Choosing a new baseball glove for a fresh new season often comes with many predicaments. Take me, for instance – I am not exactly known for how much I take care of my gloves. Usually, at the end of a game, I just give them a wipe and throw them in the locker until the next game or practice. So naturally, my gloves wear out sooner than most.
So last year, I wanted to get a set of gloves that would survive my abuse for at least the next few seasons. My choice came down to either a Kip leather glove or a Steerhide glove. Both were good choices, but the question remained – which one is more deserving of my money?
Well, I decided to go with Kip leather in the end. But while I was doing my research, I had to dive deep into what each leather type offered. So, if you are struggling with the same dilemma, let me lend you a helping hand.
Kip vs Steerhide Baseball Glove Overview
|High school, college, Professionals||Kip||Steerhide|
|Weight||Lightweight||Heaviest leather type|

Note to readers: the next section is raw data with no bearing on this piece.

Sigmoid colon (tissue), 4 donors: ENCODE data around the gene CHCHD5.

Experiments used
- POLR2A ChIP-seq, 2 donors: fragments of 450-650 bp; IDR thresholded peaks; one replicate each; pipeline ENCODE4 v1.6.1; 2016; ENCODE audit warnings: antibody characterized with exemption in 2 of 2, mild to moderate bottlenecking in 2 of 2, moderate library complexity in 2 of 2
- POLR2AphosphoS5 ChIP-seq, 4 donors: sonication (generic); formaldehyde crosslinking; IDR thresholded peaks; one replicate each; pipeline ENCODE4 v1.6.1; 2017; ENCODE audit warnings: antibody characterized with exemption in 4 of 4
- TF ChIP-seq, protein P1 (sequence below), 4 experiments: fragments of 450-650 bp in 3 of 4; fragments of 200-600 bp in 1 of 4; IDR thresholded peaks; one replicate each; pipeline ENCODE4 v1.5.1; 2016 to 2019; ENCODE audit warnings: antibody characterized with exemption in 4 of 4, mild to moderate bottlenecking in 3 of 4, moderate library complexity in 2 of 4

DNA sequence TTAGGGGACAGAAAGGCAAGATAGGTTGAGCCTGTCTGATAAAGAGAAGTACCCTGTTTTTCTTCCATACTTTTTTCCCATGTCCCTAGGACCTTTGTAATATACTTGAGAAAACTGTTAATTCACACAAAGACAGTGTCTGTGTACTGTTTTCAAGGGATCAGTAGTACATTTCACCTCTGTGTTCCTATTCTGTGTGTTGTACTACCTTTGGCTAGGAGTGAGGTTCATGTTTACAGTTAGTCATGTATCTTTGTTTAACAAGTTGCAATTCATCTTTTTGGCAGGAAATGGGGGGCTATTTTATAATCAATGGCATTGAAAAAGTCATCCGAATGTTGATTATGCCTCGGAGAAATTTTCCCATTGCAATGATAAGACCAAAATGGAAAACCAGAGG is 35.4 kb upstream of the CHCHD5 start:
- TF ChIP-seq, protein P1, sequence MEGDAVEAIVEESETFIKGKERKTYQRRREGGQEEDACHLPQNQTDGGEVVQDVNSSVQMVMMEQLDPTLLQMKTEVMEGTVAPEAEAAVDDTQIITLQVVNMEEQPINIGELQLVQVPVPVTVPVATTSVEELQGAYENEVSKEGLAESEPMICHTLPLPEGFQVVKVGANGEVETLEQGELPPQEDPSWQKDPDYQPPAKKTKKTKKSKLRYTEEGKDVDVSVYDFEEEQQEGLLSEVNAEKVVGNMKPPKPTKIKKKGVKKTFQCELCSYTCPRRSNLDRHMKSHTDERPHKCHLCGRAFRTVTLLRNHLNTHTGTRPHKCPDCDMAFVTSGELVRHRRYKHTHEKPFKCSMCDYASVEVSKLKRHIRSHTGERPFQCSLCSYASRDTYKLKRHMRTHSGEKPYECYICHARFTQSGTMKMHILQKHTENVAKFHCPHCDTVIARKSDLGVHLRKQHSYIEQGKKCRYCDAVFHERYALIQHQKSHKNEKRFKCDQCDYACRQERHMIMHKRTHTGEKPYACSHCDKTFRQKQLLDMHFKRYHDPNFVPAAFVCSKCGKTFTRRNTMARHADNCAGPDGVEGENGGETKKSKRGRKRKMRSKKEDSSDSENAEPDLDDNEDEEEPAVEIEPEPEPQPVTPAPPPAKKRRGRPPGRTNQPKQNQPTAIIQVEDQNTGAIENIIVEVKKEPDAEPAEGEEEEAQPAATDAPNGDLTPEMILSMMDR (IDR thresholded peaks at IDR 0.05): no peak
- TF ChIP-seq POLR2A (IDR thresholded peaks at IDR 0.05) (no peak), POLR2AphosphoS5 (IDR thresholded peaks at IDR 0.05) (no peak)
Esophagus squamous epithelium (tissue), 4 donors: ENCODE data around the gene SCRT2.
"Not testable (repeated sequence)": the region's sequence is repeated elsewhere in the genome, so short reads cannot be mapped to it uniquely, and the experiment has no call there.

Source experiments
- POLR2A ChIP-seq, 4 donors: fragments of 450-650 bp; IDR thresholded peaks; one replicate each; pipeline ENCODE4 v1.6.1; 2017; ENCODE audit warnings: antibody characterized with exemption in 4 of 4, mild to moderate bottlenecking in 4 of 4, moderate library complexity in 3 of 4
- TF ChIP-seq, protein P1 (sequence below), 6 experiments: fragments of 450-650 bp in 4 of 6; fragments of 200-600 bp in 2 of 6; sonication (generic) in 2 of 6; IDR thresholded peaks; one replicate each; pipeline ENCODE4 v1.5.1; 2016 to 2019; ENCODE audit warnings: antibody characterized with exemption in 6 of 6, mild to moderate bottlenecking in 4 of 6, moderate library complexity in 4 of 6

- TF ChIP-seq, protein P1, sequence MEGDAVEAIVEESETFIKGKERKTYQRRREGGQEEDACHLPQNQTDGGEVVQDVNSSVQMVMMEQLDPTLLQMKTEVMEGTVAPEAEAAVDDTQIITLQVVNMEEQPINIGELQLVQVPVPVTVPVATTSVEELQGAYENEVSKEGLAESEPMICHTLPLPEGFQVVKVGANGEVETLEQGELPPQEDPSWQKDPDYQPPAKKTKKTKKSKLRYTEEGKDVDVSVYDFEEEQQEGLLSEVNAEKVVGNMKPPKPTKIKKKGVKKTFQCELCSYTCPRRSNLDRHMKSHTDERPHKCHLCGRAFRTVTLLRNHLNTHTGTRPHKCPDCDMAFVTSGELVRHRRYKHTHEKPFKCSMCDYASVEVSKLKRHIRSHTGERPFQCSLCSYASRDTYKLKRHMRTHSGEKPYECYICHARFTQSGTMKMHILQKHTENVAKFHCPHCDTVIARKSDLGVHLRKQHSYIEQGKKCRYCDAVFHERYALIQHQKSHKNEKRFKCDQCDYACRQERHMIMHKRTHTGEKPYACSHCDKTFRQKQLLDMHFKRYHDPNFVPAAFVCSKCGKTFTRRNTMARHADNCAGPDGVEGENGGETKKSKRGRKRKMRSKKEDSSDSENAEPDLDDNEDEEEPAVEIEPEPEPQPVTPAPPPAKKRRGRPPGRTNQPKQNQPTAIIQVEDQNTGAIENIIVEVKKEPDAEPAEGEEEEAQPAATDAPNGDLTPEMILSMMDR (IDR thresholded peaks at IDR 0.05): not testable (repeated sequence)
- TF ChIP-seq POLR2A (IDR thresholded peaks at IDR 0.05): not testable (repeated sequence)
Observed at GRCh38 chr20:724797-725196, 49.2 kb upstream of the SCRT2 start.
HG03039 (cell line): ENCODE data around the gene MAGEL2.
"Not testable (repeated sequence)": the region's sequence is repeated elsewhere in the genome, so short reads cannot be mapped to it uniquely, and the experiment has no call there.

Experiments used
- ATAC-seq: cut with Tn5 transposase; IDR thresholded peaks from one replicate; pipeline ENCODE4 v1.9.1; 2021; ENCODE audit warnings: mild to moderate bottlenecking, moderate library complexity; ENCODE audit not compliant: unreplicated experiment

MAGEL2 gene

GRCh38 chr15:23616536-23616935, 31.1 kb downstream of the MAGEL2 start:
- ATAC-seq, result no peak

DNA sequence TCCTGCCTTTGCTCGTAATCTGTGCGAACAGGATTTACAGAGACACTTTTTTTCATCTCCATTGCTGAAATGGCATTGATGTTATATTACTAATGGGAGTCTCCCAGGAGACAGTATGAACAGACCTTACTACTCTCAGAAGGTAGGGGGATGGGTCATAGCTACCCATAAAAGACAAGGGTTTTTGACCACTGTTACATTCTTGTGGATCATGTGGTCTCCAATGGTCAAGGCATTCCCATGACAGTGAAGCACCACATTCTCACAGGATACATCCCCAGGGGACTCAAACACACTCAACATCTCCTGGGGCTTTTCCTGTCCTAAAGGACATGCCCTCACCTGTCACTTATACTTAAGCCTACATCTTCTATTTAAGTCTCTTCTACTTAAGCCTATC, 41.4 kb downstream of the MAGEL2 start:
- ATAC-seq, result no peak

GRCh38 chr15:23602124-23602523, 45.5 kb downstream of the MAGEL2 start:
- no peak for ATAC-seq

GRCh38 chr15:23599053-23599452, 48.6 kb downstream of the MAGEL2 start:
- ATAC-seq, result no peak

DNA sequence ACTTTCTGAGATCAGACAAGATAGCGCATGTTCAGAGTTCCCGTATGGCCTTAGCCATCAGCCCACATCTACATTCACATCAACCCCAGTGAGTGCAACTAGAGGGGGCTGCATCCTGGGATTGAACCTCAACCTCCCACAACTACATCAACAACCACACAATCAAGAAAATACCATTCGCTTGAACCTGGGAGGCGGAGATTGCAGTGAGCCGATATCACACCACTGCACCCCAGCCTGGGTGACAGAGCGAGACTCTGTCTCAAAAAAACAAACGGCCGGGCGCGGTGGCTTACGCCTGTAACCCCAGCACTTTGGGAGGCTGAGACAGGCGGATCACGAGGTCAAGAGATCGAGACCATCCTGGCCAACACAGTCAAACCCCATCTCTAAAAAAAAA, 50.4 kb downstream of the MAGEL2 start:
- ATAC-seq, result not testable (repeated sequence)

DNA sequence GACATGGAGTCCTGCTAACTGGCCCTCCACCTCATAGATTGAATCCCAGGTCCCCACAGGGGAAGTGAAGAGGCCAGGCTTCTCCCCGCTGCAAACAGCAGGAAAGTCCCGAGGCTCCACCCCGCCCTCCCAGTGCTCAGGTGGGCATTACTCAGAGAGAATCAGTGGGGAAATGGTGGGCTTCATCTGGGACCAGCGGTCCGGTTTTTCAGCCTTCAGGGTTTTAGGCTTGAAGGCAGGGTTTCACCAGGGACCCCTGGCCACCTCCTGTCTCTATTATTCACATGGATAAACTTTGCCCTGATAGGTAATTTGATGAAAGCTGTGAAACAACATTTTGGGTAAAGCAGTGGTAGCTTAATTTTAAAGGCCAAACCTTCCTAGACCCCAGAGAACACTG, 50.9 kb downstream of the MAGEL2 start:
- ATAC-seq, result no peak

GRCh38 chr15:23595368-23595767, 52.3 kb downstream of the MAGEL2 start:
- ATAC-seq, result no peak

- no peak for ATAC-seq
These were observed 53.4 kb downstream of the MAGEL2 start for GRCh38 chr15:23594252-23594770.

|Break-in time||Low to Medium||High|
|Used By||College, Professionals||High-school, college, Professionals|
Both Kip and Steerhide leather are considered premium materials for making baseball or softball gloves. So, if your glove is made of either material, you probably spent a lot to get it.
Now if you ask me, I will choose Kip over Steerhide any day of the year. But then again, Kip leather baseball gloves are not as easily available nor as affordable as Steerhide gloves. The chart above should already give you a basic idea of the key differences between Kip and Steerhide. So, let’s take things further and allow me to give you a thorough rundown of the two materials.
What is Kip Leather for Baseball Gloves
Kip leather is all the rage these days, both among the manufacturers and the players. As opposed to Cowhide or Steerhide leather, where the manufacturers use adult animals, Kip leather is made using young cows aged anywhere between six months to a year.
Since the animal is so young, the resulting leather is lighter, softer, and thinner compared to Cowhide or Steerhide. You might already know how Steerhide leather is considered the premium version of leather used in gloves. Well, as it turns out, sometimes, Kip leather gloves feel a lot smoother than even Steerhide gloves.